So, for an investor wanting to generate the biggest return, commercial investment in a dissipated but fundamentally strong market appears to be a great option. However, there are some factors to consider for investment in commercial markets:
- Retail – less demand for bricks and mortar due to increase in online sales.
- Office Space – Less demand due to increase in flexible working arrangements.
Additionally, buying commercial land and developing it can create larger returns. When property is leased, without raw development plans in place, the return investment is very small. Raw development increases value and overcomes the risk of the market dropping. Undeveloped land that is leased will risk a negative leverage effect on the asset if the markets drop. Raw development plans help overcome this.
Location, Location, Location
Michael believes the adage ‘location, location, location’ is a largely misunderstood concept. The most important thing is the underlying value of the land.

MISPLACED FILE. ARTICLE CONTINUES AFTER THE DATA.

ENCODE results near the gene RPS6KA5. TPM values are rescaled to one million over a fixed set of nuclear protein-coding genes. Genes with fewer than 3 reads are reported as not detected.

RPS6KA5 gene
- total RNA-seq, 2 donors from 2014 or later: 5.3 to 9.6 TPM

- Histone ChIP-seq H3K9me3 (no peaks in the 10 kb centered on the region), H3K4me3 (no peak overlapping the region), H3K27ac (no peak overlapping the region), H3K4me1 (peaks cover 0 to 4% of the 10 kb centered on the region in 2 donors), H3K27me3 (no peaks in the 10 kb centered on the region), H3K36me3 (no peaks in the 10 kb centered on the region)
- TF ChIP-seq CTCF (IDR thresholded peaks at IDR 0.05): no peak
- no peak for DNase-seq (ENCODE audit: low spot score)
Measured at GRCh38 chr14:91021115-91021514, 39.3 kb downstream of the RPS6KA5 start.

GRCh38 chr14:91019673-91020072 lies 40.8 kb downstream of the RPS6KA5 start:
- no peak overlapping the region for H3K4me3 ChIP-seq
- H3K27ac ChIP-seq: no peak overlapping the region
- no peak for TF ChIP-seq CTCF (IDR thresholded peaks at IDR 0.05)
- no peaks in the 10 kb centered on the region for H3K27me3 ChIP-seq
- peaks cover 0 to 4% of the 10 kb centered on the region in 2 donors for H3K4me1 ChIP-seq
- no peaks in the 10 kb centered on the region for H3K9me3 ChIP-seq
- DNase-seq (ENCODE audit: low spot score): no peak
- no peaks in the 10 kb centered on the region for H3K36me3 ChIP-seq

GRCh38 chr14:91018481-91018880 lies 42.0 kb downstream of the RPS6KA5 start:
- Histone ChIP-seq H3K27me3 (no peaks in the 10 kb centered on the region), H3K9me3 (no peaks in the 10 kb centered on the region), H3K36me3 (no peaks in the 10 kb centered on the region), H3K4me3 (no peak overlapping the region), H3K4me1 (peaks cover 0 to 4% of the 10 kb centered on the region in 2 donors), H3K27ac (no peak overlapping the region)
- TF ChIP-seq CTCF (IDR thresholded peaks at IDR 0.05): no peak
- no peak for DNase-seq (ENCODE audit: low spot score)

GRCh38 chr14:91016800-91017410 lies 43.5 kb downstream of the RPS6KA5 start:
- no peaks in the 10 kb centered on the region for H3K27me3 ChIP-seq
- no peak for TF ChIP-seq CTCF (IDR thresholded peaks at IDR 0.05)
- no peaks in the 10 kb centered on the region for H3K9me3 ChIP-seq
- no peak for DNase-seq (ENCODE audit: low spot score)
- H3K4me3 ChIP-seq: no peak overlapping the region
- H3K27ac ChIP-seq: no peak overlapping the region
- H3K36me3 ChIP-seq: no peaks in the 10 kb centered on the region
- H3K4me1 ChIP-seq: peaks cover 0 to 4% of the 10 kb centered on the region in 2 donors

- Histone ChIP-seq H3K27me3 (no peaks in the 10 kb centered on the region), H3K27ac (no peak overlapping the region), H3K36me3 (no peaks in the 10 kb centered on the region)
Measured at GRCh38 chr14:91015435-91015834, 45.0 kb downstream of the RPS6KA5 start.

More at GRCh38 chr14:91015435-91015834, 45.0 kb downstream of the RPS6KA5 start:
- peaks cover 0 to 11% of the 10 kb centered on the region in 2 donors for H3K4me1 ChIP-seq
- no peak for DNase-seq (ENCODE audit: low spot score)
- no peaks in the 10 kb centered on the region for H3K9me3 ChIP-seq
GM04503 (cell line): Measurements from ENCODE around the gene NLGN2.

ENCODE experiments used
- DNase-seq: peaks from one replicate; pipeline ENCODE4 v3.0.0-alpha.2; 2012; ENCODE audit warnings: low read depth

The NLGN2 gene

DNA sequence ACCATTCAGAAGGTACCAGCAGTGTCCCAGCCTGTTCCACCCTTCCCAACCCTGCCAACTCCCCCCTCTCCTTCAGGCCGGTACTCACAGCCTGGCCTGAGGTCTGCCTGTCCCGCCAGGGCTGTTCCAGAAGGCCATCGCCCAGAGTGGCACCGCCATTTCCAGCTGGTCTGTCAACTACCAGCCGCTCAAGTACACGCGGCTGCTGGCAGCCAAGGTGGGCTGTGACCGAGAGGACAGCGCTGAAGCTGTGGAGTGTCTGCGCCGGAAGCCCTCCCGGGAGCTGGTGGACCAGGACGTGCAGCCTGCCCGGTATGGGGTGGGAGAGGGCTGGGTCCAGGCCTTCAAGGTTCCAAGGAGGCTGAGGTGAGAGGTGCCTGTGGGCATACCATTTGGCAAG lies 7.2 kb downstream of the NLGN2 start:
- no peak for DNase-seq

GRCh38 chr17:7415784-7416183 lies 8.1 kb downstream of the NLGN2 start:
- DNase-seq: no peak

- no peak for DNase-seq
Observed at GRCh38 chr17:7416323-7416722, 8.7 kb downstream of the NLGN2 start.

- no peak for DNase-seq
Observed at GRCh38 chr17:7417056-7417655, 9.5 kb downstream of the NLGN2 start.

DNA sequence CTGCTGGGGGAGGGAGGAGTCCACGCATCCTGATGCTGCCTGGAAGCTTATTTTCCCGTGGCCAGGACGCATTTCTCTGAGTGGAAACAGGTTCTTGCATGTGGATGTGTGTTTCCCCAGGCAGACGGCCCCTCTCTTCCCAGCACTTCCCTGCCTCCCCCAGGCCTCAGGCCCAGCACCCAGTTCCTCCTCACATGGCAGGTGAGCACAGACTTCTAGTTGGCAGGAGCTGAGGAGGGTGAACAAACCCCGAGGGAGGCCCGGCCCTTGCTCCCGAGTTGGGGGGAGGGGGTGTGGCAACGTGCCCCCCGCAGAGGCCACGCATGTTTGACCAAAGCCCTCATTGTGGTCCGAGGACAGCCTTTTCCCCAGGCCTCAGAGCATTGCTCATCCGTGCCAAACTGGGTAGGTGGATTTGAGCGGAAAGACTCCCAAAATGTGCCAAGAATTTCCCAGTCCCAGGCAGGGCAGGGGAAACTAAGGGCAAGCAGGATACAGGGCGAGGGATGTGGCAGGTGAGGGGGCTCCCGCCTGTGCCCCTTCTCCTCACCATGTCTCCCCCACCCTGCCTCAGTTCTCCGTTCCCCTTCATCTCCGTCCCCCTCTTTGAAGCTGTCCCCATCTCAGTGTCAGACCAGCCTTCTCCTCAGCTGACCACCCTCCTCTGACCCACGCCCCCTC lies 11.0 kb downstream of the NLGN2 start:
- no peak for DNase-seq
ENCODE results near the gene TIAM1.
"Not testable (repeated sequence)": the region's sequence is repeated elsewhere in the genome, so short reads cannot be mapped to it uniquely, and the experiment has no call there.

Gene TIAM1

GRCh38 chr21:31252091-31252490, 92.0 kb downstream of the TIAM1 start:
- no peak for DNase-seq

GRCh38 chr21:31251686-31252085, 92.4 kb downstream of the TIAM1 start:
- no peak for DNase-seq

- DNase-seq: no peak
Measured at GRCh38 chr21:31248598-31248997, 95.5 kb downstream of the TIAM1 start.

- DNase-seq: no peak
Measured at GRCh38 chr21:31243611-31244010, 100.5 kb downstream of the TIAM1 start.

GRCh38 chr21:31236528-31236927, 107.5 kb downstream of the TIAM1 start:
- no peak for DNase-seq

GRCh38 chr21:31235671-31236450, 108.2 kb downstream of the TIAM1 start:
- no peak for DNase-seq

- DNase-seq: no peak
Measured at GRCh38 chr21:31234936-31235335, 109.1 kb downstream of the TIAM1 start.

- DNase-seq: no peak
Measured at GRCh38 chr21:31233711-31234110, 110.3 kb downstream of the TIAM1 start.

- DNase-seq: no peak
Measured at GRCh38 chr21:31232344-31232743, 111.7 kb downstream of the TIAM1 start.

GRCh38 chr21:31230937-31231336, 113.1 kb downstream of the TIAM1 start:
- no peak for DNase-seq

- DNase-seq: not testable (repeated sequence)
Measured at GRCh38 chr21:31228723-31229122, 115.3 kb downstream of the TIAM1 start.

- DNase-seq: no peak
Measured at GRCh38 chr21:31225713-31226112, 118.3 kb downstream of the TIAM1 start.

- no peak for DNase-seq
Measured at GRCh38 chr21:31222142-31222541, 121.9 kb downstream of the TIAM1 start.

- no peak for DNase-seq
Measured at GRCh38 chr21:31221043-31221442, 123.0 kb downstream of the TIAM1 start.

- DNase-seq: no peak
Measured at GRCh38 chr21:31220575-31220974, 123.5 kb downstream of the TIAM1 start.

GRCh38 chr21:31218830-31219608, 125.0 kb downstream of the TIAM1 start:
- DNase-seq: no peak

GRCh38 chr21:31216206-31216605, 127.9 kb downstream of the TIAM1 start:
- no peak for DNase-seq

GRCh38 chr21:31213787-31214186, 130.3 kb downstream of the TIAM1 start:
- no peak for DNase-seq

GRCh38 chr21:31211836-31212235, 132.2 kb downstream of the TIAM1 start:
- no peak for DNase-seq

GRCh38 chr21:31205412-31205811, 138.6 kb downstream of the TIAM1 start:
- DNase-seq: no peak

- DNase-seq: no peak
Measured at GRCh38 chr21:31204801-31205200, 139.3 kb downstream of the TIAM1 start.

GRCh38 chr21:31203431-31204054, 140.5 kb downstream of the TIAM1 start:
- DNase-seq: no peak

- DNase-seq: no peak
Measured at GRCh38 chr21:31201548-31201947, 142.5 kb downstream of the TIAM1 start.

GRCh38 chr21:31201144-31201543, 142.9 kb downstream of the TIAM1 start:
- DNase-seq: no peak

For example this is highlighted as follows:
If you purchased a newly constructed apartment in 1995 in a prime Melbourne location, its value has generally only doubled in the past 20 years.
Whereas in contrast, a 40 – 50 year old house purchased in an established suburb (which would have largely been land value only) generally has experienced a 5 to 6 fold increase in value in the same timeframe.
The only reason for this phenomenon is that land goes up in value and buildings decrease in value. In the apartment scenario, in 1995 the value of the land would have represented 10% of the total purchase, whereas in the house scenario, the underlying land would have represented close to 100% of the overall purchase price.
So why are we still buying apartments?
Part psychology, part convenience. Stephen agrees with the psychology of buying apartments in that there is high demand for apartment living. This is due to:
- Affordability constraints.
- Tradition of home ownership.
These points may be more important to the buyer than turning a large profit so they are valid. But for an investment property, Michael believes the ‘mum and dad’ investors that have made a lot of money are the ones that have brought property with high land components.